The language of difficulty

03 January 2012

Chris Dahlen on Dark Souls and, in particular, how it uses “difficulty” not as “a club the designers bash you with, but the palette with which they paint the experience.“:

In music, film, and literature, difficult works provoke the same kind of response. We talk about them in terms of whether we can deal with them: War and Peace is too long, Ulysses is too opaque, Lars Von Trier’s films are too disturbing. Audiences may balk at a work because it’s unfamiliar, complicated, opaque, taboo, exhausting, unpleasant to the senses, and so on—but in every case, the audience has to think about that barrier and make sure they’re ready to cross it. We wonder, are we the problem? Or is the work failing us? Is it challenging because the challenge is key to the form, the message, and the experience—or is it challenging because the artist is a jerk? If the artist has a message to send us—well, to paraphrase Samuel Goldwyn, why couldn’t they just send us a telegram?

Games shed new light on this old debate, because here, challenge is understood from the get-go as being integral to the experience. All games test their players, and the players accept that they are taking a test and they will be graded. By comparison, if you read a great short story, your failure to respond to it happens in the privacy of your mind.

The primary language of Dark Souls is difficulty. The game paces and varies that difficulty with the same craft that goes into its character builds, sound effects, and environmental design, and with the same purpose: to explore distinct, exquisitely-realized variations on one unified experience. What starts as a dare is revealed to be the reward.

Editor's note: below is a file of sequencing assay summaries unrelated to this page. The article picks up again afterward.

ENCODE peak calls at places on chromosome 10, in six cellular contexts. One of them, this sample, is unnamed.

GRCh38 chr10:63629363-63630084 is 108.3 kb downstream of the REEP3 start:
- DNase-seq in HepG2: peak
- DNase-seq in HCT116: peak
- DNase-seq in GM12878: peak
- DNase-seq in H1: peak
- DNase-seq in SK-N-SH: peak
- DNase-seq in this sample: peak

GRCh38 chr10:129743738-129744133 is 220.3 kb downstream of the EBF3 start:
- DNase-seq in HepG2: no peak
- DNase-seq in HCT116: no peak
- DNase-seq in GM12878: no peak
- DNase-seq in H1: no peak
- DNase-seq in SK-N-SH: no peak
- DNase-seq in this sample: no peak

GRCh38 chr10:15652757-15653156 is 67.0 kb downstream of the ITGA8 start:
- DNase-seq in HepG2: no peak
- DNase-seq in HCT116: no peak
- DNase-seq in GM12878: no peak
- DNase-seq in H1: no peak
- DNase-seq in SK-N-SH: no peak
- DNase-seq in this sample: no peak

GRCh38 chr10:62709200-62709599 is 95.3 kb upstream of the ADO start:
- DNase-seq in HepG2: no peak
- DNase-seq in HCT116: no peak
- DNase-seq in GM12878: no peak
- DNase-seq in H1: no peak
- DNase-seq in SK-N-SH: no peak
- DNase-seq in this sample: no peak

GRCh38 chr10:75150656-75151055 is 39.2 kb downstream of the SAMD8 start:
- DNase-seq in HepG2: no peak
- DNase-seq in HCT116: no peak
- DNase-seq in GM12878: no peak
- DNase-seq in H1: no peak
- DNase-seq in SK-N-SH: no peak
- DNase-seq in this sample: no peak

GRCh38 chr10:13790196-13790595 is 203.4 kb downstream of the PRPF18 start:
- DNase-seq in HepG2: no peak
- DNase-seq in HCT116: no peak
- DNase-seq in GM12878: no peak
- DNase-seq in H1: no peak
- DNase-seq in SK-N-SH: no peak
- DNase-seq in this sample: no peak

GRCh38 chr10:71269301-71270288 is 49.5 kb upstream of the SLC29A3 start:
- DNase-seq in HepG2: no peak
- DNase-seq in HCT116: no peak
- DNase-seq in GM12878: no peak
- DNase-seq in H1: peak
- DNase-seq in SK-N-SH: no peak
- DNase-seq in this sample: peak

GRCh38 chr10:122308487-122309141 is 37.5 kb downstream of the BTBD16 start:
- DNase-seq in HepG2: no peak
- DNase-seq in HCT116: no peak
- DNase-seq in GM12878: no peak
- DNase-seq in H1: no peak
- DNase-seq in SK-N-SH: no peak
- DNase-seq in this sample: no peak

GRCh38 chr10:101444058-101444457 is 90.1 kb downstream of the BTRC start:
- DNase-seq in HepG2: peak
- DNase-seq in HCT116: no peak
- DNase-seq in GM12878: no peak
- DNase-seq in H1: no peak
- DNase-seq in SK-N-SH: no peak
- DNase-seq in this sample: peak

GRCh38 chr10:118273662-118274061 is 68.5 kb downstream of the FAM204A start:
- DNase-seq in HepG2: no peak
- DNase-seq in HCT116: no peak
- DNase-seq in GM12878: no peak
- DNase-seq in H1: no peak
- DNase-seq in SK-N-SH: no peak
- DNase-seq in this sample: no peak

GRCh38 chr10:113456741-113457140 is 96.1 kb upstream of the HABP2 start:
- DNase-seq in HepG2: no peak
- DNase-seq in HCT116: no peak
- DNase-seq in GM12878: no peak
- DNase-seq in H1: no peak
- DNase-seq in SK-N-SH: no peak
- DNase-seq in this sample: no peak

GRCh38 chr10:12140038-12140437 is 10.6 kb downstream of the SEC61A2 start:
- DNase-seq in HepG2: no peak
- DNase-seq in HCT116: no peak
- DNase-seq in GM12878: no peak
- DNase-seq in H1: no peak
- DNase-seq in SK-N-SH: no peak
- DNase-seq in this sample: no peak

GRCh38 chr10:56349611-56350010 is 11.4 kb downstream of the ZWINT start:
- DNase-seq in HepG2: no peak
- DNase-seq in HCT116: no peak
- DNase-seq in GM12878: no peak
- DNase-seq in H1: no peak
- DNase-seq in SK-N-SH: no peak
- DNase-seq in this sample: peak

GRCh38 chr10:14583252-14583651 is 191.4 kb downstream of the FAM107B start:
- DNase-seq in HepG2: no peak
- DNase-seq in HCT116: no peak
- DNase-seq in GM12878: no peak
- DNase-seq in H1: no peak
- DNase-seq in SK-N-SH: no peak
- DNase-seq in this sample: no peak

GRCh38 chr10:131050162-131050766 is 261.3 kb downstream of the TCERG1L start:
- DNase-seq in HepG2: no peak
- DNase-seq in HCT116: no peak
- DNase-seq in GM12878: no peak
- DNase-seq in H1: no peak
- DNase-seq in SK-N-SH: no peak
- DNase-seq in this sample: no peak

Too long a quote to go into Pinboard, so onto the blog it goes in full. And do read the whole article; it’s thoughtful and as with all Chris’ stuff, well-written.

  • "I only got to hang out with Rachael once: in San Francisco, for a week, during the Game Developers Conference…

    Here’s how we did it: She shared my eyes and ears, and she wrote her impressions through my laptop and my BlackBerry. When we touched down at SFO, she wrote the first tweet, and she eavesdropped on the game designers that I sat with riding into town on the BART. We were working press—except I was the one sweating the deadlines, and looking for good ideas, while she was just loving it…" Chris Dahlen on writing pixelvixen707

  • "But what if you make personalisation easier? Consider a game that brings your real world into your game world, all on its own. It could to grab data from the internet about the real world and the gamers that live in it, and weave it into the game experience, for an effect that is both surprising and personally meaningful. You would see yourself in a game without having to put yourself there. It’s not user-generated content: it’s user-generated, machine-mediated content – UGMMC, or as I like to say it, “Ugh-Meck.”" I am super-happy at how well Chris's writing for Edge Online is turning out.
  • "I've developed a habit of delivering a drum solo at the beginning of every Rock Band track — just a little wailing away while the song cues up. It's a way of making the songs mine. You can't do that in The Beatles. Hit a drum pad before the song starts, and nothing happens, because that sound isn't on the original recording… More important, it's the game's way of making sure that you don't dare mess with perfection! I'm not a huge fan of that attitude. Past — and, technically, current — Rock Band games are about engaging with the music on an equal level. This game, though, is a ball-washing of the highest order. Maybe the Beatles are more deserving of such treatment than any other band, but I don't think any band deserves that treatment. Not now that I've seen the alternatives." Mitch Krpata on his problems with Rock Band: The Beatles.
  • "The Beatles: Rock Band is the total opposite [of Rock Band 2]. The "characters" are untouchable, and the tracks don't even toss you a freestyle section. Your only choices are to get the song right, or not. Sure, it's a cliché that most videogames make you save the world, but at least in those games, you know you're needed. I've never felt less important in a game than this one." Chris Dahlen makes an excellent point in the midst of his excellent (and otherwise uniformly positive) review of The Beatles: Rock Band for Pitchfork.